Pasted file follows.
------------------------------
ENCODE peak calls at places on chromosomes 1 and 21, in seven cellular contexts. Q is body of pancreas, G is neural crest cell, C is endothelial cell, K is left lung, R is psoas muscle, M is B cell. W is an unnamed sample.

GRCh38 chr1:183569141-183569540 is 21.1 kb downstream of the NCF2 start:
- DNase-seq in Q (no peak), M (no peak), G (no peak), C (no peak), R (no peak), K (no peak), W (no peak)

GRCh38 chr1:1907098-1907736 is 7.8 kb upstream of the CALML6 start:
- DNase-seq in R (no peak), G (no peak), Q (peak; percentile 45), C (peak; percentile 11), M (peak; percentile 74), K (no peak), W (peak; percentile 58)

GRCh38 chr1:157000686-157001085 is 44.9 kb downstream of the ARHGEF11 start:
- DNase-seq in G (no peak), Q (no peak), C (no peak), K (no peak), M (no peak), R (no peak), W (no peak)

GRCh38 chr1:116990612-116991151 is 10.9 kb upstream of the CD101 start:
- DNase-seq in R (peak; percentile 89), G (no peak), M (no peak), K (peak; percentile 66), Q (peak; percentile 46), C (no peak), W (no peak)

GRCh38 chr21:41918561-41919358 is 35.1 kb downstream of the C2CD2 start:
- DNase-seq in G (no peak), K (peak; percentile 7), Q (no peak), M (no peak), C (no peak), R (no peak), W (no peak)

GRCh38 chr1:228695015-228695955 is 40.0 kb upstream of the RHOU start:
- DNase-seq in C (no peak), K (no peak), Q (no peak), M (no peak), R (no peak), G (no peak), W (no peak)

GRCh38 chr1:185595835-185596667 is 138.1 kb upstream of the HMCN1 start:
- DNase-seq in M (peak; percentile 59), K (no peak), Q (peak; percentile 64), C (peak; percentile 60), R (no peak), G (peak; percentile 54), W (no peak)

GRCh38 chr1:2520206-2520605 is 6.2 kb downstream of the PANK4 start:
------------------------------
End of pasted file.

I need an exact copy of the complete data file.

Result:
ENCODE peak calls at places on chromosomes 1 and 21, in seven cellular contexts. Q is body of pancreas, G is neural crest cell, C is endothelial cell, K is left lung, R is psoas muscle, M is B cell. W is an unnamed sample.

GRCh38 chr1:183569141-183569540 is 21.1 kb downstream of the NCF2 start:
- DNase-seq in Q (no peak), M (no peak), G (no peak), C (no peak), R (no peak), K (no peak), W (no peak)

GRCh38 chr1:1907098-1907736 is 7.8 kb upstream of the CALML6 start:
- DNase-seq in R (no peak), G (no peak), Q (peak; percentile 45), C (peak; percentile 11), M (peak; percentile 74), K (no peak), W (peak; percentile 58)

GRCh38 chr1:157000686-157001085 is 44.9 kb downstream of the ARHGEF11 start:
- DNase-seq in G (no peak), Q (no peak), C (no peak), K (no peak), M (no peak), R (no peak), W (no peak)

GRCh38 chr1:116990612-116991151 is 10.9 kb upstream of the CD101 start:
- DNase-seq in R (peak; percentile 89), G (no peak), M (no peak), K (peak; percentile 66), Q (peak; percentile 46), C (no peak), W (no peak)

GRCh38 chr21:41918561-41919358 is 35.1 kb downstream of the C2CD2 start:
- DNase-seq in G (no peak), K (peak; percentile 7), Q (no peak), M (no peak), C (no peak), R (no peak), W (no peak)

GRCh38 chr1:228695015-228695955 is 40.0 kb upstream of the RHOU start:
- DNase-seq in C (no peak), K (no peak), Q (no peak), M (no peak), R (no peak), G (no peak), W (no peak)

GRCh38 chr1:185595835-185596667 is 138.1 kb upstream of the HMCN1 start:
- DNase-seq in M (peak; percentile 59), K (no peak), Q (peak; percentile 64), C (peak; percentile 60), R (no peak), G (peak; percentile 54), W (no peak)

GRCh38 chr1:2520206-2520605 is 6.2 kb downstream of the PANK4 start: